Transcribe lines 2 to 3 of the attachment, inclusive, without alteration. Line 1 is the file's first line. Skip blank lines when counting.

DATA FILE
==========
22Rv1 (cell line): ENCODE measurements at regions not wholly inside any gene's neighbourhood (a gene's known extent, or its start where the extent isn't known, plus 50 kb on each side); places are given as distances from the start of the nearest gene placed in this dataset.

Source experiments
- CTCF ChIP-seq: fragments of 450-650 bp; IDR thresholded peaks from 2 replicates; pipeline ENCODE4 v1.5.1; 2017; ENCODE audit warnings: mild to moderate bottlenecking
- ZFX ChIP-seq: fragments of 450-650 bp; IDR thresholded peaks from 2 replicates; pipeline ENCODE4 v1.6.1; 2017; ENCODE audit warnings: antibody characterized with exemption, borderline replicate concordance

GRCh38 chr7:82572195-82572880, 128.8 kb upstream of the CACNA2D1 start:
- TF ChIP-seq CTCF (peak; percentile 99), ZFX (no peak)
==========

Source experiments
- CTCF ChIP-seq: fragments of 450-650 bp; IDR thresholded peaks from 2 replicates; pipeline ENCODE4 v1.5.1; 2017; ENCODE audit warnings: mild to moderate bottlenecking